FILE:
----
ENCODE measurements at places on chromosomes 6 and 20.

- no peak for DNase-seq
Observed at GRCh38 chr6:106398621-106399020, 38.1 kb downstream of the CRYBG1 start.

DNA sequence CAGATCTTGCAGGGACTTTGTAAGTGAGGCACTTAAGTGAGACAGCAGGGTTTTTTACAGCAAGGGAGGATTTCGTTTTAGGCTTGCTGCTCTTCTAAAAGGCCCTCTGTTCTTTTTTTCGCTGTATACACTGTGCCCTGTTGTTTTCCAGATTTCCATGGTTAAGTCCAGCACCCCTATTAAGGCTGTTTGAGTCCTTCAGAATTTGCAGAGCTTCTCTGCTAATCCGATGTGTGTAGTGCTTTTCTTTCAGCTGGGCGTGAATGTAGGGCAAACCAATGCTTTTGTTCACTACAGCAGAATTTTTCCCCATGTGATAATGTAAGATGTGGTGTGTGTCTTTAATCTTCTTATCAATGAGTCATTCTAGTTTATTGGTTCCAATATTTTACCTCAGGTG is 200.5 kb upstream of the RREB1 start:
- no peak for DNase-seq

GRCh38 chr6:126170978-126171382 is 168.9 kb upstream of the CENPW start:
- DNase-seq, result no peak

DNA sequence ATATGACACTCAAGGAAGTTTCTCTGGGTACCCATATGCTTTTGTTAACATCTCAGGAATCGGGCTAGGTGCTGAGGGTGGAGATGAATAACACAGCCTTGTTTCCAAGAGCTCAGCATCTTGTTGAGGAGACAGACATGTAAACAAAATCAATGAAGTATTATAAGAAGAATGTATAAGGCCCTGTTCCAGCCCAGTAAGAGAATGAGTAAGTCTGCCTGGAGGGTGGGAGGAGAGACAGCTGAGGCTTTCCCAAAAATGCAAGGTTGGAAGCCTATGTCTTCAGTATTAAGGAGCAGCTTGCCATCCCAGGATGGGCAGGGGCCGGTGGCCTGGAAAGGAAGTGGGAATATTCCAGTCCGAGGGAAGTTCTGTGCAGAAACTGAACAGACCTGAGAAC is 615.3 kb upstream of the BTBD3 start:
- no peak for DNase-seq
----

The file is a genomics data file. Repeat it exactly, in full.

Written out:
ENCODE measurements at places on chromosomes 6 and 20.

- no peak for DNase-seq
Observed at GRCh38 chr6:106398621-106399020, 38.1 kb downstream of the CRYBG1 start.

DNA sequence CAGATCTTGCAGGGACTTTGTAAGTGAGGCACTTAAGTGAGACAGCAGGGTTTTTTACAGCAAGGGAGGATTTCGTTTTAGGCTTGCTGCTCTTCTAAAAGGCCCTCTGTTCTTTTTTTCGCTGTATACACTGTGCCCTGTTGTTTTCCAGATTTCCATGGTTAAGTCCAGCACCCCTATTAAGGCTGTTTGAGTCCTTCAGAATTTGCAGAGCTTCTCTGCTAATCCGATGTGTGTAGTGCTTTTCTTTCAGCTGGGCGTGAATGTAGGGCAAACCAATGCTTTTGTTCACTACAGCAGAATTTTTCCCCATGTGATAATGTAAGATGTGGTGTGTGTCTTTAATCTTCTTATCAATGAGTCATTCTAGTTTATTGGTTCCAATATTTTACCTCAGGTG is 200.5 kb upstream of the RREB1 start:
- no peak for DNase-seq

GRCh38 chr6:126170978-126171382 is 168.9 kb upstream of the CENPW start:
- DNase-seq, result no peak

DNA sequence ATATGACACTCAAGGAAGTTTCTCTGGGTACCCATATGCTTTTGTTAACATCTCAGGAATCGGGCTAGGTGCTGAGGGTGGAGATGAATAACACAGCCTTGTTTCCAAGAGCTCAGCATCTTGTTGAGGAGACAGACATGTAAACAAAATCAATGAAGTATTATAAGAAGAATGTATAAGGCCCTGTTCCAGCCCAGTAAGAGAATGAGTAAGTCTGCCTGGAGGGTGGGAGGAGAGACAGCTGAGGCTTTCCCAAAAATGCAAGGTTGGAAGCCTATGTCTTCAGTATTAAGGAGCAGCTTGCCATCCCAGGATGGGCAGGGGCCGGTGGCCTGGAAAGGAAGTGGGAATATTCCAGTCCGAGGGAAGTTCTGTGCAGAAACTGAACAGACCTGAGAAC is 615.3 kb upstream of the BTBD3 start:
- no peak for DNase-seq